Joan Shapiro


I am half way through the master’s of library and information sciences program, having completed 18 credits.  I am on the special libraries track and just completed an internship in a special library in NYC.  My internship was with the Information Center of Catalyst, a non-profit organization on Wall Street, that is dedicated to helping women succeed in business.  I had an opportunity to do research on women’s economic issues, prepare ready reference documents (available on their web site:, do original cataloging, help them with a move that relocated a small physical book collection (most of the library is digital), and I also assisted with their 50th anniversary Catalyst Awards conference.

I have been a professional back-of-the-book indexer for over 12 years, preparing indexes for trade, scholarly, and reference books about subjects ranging from culinary arts, biographies, social sciences, and law.  My business, Shapiro Indexing Services, is  usually contracted directly by publishing companies and occasionally contracted directly by authors.  I am active in the American Society for Indexing and have served as the New England chapter president (2002) and co-edited their book,Starting an Indexing Business, 4th ed., published by Information Today.  I am currently on the ASI Digital Trends Task Force, which is researching and promoting the use of active indexes in e-books.

As an indexer, I use Cindex, a dedicated indexing software program, and Microsoft Office products.  I have not had exposure to many other software programs, but am eager to learn.

Before indexing I worked as a video producer in a corporate setting, producing videos about telecommunications research, marketing, and employee communication issues for Telcordia (owned by the regional telephone operating companies when I was there).  My undergraduate degree is in mass communication from Boston University.

On a personal note, I have been married for 25 years, my husband is a journalist.  We have two young adult sons and live in Cheshire, Connecticut.

I am looking forward to taking ILS 652 with all of you and learning more about the Voices of September 11 project, specifically, and archiving, in general.


2012-07-26 20:39:09 joan

Today was the last class and I just have to say I really enjoyed the experience.  It is great to have something tangible (by cyberspace standards, anyway) to demonstrate what my classmates and I learned from Nancy –and, also from each other — during these five weeks.  I am very proud of our accomplishments as a group!  I wish Robert much success upon his graduation and hope to see some of you in future classes!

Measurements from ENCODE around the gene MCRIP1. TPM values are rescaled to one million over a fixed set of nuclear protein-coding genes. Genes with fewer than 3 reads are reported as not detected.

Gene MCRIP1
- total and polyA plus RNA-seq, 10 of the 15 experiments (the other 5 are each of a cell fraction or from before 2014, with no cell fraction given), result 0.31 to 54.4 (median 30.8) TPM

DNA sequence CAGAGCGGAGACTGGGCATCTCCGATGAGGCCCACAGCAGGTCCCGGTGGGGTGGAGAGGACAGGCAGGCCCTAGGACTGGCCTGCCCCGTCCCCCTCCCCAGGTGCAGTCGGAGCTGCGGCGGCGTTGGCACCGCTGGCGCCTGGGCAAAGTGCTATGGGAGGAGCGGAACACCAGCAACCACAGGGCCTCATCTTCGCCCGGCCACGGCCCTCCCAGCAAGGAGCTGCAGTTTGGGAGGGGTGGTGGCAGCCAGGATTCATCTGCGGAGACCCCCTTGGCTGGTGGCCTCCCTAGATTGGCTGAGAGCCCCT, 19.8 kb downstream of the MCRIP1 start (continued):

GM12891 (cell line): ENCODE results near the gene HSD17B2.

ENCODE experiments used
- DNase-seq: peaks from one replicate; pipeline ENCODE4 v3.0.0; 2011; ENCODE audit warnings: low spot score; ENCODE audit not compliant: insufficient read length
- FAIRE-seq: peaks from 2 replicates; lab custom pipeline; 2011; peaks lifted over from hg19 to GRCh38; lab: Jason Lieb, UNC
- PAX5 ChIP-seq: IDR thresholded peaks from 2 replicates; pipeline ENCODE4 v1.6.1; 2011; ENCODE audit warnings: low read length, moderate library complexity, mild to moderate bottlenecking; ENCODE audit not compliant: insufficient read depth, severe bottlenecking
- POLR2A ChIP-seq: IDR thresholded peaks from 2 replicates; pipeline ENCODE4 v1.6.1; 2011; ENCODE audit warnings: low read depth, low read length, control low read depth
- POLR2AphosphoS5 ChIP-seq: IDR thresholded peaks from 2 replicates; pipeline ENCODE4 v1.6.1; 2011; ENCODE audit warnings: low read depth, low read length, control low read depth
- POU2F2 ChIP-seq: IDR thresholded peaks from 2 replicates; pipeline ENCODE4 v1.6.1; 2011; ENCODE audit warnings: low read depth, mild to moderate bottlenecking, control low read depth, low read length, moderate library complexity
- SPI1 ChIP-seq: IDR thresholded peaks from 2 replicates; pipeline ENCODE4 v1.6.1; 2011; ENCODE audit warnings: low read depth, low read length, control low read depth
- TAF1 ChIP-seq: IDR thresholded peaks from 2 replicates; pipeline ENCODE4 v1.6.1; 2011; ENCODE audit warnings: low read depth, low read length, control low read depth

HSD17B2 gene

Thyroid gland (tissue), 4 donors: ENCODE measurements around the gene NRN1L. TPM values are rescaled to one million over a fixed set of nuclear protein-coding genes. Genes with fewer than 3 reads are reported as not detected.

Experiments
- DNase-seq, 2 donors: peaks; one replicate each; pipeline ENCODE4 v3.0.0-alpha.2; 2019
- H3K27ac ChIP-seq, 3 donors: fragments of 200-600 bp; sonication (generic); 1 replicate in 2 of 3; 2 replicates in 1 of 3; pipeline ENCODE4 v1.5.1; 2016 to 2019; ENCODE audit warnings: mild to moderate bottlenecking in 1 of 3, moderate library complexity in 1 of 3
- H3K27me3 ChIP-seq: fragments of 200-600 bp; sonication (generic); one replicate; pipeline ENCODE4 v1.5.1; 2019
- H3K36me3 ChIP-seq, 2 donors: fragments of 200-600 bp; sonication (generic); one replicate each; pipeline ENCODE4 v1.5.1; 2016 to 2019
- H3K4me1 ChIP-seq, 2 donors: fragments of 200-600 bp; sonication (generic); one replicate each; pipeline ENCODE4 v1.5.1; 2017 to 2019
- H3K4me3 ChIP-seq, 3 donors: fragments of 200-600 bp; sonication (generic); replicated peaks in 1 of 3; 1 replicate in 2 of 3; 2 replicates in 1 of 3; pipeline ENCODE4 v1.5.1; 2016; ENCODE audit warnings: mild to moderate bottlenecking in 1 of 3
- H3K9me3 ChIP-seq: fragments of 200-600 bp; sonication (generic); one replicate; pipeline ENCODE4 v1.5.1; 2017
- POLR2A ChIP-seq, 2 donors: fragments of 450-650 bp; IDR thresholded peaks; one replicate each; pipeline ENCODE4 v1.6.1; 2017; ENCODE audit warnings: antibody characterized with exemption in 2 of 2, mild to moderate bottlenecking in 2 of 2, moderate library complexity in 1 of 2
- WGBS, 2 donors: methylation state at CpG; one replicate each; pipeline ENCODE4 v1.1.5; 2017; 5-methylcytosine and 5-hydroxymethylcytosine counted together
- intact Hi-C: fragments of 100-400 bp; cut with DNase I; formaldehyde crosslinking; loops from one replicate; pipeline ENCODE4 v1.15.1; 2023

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Audio archiving

2012-07-21 20:55:43 joan

I enjoyed the presentation by Chris Brown during Thursday’s class.  My undergraduate degree is in Mass Communication, so I’ve certainly had classes about and exposure to different formats of audio formats.  And, I worked as a video producer for over a decade. But, I don’t think anybody has ever explained the digitizing process so clearly to me before, I found his illustration of the sampling process to be very clear.

I have so many cassettes of my children when they were young; my younger son, in particular, would sit outside with a tape recorder and talk about anything and everything and amuse himself for long periods of time that way.  It would be great to preserve those family memories.

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Musings about audio archives

2012-07-12 00:37:41 joan

In preparation for tomorrow’s class I’ve been reading up about the Kitchen Sisters and the archive being created by the Pop Up Archive team.  Together with the Hughes reading for this week, my head is just swimming with all of the possible forms of media that are being lost because they can no longer be played – either because the recordings are degraded or the machines to play the media are no longer available.

In my first career as a corporate video producer (for Telcordia) we ran in to this problem all of the time.  People would come to my department with Betamax tapes and ask how can they watch this? (We kept an old Betamax machine and converted the tapes to VHS in those days!)  It is mind boggling to think about all of the forms of media that have come and gone — and, about the media we use RIGHT NOW that will be obsolete in just a few years.

With this in mind, I’d like to share a link with the class from Syracuse University’s Belfer Audio Archives.  I was very fortunate to visit the collection about six years ago, when my family looked at Syracuse as a possible college for my older son (he ended up going to another school).  The collection includes some of the earliest recordings on cylinders, dating back to the nineteenth century.  You can search on their collection and listen to recordings (fair warning — this can be addictive!):


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